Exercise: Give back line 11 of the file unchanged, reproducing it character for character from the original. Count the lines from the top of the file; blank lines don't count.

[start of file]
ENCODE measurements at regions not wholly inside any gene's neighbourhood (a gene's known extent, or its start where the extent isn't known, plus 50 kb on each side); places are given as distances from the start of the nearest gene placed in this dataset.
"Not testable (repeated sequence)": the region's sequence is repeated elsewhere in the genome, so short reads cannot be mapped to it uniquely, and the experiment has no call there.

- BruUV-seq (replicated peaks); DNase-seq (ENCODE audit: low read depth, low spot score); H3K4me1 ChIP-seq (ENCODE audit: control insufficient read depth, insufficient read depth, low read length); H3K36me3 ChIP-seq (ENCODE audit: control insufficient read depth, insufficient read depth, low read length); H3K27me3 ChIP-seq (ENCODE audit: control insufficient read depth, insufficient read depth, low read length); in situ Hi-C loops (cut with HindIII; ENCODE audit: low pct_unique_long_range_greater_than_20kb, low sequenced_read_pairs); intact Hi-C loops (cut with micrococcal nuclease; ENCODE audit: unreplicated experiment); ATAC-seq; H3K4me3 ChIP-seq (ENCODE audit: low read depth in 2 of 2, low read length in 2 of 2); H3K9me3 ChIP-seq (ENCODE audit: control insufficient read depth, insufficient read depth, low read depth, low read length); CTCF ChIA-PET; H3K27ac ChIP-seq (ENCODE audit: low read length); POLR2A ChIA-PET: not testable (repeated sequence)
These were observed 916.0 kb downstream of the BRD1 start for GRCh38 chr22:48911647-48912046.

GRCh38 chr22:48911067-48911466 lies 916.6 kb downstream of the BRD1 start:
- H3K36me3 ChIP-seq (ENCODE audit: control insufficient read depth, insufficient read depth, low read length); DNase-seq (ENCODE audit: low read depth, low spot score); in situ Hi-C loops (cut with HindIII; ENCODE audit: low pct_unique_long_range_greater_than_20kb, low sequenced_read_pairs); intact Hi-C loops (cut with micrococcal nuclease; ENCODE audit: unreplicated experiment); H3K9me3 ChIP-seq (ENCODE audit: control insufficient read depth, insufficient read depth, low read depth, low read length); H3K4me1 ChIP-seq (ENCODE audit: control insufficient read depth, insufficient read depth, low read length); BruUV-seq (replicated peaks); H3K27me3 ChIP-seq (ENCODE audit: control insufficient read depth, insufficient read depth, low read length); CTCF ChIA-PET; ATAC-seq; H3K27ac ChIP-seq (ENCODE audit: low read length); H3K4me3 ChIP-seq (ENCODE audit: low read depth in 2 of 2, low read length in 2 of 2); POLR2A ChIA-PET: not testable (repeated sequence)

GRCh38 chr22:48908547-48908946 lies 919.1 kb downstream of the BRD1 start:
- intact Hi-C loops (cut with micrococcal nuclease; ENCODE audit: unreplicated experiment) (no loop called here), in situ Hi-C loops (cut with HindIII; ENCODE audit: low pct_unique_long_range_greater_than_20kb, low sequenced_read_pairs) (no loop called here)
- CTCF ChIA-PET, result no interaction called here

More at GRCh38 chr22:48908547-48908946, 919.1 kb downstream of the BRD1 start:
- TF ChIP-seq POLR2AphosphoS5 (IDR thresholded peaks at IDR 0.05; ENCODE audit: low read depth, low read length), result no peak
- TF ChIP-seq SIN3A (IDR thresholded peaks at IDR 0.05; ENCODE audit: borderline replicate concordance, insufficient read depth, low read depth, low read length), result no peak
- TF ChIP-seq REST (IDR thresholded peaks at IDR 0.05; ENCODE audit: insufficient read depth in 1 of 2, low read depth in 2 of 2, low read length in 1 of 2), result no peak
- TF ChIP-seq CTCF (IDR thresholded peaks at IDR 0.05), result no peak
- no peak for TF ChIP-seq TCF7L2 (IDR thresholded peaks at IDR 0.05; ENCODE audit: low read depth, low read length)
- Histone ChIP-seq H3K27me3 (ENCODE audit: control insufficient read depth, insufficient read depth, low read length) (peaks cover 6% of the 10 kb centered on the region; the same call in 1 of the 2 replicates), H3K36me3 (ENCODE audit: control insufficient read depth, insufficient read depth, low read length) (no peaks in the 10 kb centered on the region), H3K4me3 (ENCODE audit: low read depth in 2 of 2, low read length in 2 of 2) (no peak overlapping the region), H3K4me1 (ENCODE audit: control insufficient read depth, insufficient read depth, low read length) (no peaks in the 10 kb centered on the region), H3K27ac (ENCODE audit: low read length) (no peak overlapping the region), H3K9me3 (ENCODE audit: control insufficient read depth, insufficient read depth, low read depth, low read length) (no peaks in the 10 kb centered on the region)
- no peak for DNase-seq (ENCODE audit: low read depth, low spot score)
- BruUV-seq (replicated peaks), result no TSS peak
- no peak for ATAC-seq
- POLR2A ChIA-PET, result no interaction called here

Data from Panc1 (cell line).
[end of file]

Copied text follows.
- TF ChIP-seq POLR2AphosphoS5 (IDR thresholded peaks at IDR 0.05; ENCODE audit: low read depth, low read length), result no peak